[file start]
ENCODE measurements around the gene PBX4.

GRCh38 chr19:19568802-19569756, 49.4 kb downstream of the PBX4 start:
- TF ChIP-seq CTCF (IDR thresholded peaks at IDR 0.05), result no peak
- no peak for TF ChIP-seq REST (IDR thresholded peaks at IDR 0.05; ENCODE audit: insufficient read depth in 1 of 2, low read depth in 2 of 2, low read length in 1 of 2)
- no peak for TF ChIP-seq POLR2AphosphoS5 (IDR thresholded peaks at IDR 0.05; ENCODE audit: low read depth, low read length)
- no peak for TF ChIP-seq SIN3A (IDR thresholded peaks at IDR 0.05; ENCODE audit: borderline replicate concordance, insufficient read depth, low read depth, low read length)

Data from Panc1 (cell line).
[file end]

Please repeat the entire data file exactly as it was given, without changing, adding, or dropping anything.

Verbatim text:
ENCODE measurements around the gene PBX4.

GRCh38 chr19:19568802-19569756, 49.4 kb downstream of the PBX4 start:
- TF ChIP-seq CTCF (IDR thresholded peaks at IDR 0.05), result no peak
- no peak for TF ChIP-seq REST (IDR thresholded peaks at IDR 0.05; ENCODE audit: insufficient read depth in 1 of 2, low read depth in 2 of 2, low read length in 1 of 2)
- no peak for TF ChIP-seq POLR2AphosphoS5 (IDR thresholded peaks at IDR 0.05; ENCODE audit: low read depth, low read length)
- no peak for TF ChIP-seq SIN3A (IDR thresholded peaks at IDR 0.05; ENCODE audit: borderline replicate concordance, insufficient read depth, low read depth, low read length)

Data from Panc1 (cell line).